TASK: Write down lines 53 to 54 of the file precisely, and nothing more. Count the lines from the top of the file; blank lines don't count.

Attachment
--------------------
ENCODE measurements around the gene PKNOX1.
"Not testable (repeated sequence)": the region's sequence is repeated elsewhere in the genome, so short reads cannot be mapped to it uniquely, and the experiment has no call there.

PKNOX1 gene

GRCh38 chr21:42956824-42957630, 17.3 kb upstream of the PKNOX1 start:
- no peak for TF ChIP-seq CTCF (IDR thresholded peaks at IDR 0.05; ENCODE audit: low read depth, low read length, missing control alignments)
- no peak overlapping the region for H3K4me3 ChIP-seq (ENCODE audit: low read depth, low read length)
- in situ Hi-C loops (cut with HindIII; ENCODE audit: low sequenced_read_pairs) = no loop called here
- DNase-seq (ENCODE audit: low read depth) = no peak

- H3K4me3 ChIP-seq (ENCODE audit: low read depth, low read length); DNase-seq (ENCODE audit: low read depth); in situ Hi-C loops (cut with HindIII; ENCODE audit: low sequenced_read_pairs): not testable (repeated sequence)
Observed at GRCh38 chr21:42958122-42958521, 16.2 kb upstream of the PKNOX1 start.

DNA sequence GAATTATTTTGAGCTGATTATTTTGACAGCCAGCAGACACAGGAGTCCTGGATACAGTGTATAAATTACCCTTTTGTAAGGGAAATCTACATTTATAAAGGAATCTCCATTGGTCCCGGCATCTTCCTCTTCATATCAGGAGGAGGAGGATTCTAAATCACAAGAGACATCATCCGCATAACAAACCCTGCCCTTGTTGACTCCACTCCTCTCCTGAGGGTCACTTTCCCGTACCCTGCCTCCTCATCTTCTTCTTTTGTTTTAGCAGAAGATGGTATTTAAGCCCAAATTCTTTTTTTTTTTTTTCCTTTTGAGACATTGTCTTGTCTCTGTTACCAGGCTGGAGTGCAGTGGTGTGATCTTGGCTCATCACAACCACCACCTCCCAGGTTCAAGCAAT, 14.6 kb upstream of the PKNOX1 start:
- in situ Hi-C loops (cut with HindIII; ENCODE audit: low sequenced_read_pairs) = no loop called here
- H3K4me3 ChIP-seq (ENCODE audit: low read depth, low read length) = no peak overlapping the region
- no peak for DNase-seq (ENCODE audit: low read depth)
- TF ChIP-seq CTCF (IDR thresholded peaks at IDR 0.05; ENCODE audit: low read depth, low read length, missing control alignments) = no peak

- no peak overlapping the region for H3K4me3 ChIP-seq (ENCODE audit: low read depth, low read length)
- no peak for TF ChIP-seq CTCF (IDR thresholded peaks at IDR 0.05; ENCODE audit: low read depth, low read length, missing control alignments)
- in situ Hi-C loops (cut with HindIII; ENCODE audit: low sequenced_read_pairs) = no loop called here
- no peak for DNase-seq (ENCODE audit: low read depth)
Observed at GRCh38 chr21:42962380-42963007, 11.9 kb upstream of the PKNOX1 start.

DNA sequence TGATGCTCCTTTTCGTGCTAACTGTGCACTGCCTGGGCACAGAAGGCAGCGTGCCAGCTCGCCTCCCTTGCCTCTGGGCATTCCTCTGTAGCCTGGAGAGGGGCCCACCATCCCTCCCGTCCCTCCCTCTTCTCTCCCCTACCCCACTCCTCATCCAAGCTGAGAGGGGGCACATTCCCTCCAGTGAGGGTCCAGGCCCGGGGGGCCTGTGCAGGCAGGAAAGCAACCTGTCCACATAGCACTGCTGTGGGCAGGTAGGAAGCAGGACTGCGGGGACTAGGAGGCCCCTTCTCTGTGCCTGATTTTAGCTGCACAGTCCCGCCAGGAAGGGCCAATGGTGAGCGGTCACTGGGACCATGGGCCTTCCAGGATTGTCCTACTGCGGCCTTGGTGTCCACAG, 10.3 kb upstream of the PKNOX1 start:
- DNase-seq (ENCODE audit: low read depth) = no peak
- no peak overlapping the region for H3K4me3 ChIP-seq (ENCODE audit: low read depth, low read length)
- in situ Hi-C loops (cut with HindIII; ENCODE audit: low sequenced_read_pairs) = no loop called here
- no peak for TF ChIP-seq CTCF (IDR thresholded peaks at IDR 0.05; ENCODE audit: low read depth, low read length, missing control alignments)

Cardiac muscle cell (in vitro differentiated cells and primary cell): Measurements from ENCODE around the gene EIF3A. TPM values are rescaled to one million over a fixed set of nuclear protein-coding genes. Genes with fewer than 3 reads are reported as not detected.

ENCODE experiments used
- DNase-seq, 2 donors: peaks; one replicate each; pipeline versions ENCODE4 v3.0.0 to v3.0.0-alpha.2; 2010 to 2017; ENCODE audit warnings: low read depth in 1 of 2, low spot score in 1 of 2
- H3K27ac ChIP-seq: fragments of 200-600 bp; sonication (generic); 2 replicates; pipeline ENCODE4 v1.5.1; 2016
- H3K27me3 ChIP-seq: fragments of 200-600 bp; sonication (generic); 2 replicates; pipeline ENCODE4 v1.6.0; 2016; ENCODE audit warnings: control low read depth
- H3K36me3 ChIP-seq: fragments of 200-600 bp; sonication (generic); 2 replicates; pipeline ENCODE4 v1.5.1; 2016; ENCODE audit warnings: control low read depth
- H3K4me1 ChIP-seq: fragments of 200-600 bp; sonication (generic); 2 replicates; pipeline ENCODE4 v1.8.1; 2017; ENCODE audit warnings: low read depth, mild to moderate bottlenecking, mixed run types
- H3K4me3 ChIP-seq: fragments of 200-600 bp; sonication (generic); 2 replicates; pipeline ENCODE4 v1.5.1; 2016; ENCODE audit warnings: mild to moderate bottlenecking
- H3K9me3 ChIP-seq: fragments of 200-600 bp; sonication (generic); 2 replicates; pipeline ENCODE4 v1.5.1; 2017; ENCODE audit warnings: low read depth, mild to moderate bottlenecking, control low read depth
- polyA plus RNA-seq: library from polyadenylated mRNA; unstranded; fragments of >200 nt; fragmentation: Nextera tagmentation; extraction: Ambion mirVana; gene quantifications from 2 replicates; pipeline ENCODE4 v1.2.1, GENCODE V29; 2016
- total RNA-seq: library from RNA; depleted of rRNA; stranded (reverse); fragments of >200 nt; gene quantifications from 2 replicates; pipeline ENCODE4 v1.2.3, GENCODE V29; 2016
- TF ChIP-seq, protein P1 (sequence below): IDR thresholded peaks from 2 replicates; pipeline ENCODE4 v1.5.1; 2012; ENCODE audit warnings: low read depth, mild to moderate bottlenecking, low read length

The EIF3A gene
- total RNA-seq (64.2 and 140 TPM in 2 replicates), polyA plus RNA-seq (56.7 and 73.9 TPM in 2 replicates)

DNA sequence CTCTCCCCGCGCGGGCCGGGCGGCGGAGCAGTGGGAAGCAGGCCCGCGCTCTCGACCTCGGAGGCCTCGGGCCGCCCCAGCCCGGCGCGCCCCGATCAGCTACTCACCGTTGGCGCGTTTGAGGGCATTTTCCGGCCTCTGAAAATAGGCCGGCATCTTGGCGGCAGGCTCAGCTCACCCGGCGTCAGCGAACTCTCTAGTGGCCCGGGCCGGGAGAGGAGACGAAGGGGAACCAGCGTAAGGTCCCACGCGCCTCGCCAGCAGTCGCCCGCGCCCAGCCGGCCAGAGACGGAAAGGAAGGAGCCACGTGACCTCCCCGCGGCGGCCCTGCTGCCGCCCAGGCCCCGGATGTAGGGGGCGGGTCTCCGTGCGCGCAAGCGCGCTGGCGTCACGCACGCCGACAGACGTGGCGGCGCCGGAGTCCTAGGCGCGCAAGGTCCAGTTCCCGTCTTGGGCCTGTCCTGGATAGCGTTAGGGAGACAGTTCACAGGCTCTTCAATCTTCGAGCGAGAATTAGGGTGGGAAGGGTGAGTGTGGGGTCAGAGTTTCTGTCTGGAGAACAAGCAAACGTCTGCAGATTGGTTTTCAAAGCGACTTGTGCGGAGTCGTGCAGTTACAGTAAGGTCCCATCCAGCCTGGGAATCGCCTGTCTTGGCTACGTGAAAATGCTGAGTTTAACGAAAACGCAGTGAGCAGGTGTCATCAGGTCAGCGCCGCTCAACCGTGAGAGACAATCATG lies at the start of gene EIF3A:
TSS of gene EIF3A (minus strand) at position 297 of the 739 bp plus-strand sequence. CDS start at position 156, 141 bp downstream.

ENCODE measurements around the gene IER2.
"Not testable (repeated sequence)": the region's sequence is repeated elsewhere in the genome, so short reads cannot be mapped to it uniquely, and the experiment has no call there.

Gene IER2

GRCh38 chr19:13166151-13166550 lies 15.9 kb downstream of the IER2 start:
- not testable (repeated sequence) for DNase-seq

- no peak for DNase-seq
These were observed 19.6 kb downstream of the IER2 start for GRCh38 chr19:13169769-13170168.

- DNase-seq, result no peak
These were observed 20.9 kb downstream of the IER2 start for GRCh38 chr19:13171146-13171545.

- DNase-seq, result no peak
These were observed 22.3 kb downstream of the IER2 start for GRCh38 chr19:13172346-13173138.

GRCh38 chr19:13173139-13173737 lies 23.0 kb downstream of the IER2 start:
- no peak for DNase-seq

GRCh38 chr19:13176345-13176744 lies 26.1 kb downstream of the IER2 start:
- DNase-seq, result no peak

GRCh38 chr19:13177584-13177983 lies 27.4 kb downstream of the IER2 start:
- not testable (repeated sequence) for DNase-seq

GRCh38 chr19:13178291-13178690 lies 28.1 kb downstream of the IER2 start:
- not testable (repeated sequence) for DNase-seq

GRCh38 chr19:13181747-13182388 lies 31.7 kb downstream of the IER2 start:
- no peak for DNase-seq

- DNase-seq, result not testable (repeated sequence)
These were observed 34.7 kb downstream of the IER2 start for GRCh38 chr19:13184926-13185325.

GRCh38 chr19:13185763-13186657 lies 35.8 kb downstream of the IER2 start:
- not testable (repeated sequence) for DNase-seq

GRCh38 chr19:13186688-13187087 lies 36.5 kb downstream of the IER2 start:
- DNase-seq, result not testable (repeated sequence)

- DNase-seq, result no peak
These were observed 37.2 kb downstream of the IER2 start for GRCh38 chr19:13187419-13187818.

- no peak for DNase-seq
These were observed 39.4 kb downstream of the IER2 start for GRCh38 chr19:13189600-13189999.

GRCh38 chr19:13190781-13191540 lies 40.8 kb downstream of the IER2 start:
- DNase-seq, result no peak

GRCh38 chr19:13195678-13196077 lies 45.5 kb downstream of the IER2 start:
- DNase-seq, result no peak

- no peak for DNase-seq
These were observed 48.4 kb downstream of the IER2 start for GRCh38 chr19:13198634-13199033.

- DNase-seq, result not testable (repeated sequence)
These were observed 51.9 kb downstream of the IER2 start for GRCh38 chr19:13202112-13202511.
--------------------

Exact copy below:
GRCh38 chr19:13173139-13173737 lies 23.0 kb downstream of the IER2 start:
- no peak for DNase-seq